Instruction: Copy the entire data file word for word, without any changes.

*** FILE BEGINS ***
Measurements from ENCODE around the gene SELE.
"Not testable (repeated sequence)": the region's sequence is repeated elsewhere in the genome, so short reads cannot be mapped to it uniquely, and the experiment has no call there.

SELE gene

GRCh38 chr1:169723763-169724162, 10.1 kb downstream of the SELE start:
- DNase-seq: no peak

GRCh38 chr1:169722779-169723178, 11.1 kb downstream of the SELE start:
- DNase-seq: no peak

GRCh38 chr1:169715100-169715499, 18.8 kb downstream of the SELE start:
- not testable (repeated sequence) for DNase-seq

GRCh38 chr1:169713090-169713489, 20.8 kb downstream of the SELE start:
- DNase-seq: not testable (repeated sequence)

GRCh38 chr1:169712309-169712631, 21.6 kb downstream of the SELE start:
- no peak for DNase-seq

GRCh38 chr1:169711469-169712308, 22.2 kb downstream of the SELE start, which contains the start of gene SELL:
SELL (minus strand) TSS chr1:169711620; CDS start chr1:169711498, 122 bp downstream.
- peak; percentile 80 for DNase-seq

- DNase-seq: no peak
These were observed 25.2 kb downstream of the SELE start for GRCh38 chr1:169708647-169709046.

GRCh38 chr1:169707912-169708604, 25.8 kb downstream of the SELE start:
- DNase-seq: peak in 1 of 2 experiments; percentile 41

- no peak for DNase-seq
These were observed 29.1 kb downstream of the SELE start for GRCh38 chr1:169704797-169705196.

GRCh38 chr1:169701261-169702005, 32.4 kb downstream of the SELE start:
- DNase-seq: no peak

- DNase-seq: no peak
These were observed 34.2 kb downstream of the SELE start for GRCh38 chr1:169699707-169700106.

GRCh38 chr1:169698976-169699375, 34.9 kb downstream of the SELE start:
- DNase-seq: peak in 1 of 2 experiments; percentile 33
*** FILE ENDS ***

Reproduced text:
Measurements from ENCODE around the gene SELE.
"Not testable (repeated sequence)": the region's sequence is repeated elsewhere in the genome, so short reads cannot be mapped to it uniquely, and the experiment has no call there.

SELE gene

GRCh38 chr1:169723763-169724162, 10.1 kb downstream of the SELE start:
- DNase-seq: no peak

GRCh38 chr1:169722779-169723178, 11.1 kb downstream of the SELE start:
- DNase-seq: no peak

GRCh38 chr1:169715100-169715499, 18.8 kb downstream of the SELE start:
- not testable (repeated sequence) for DNase-seq

GRCh38 chr1:169713090-169713489, 20.8 kb downstream of the SELE start:
- DNase-seq: not testable (repeated sequence)

GRCh38 chr1:169712309-169712631, 21.6 kb downstream of the SELE start:
- no peak for DNase-seq

GRCh38 chr1:169711469-169712308, 22.2 kb downstream of the SELE start, which contains the start of gene SELL:
SELL (minus strand) TSS chr1:169711620; CDS start chr1:169711498, 122 bp downstream.
- peak; percentile 80 for DNase-seq

- DNase-seq: no peak
These were observed 25.2 kb downstream of the SELE start for GRCh38 chr1:169708647-169709046.

GRCh38 chr1:169707912-169708604, 25.8 kb downstream of the SELE start:
- DNase-seq: peak in 1 of 2 experiments; percentile 41

- no peak for DNase-seq
These were observed 29.1 kb downstream of the SELE start for GRCh38 chr1:169704797-169705196.

GRCh38 chr1:169701261-169702005, 32.4 kb downstream of the SELE start:
- DNase-seq: no peak

- DNase-seq: no peak
These were observed 34.2 kb downstream of the SELE start for GRCh38 chr1:169699707-169700106.

GRCh38 chr1:169698976-169699375, 34.9 kb downstream of the SELE start:
- DNase-seq: peak in 1 of 2 experiments; percentile 33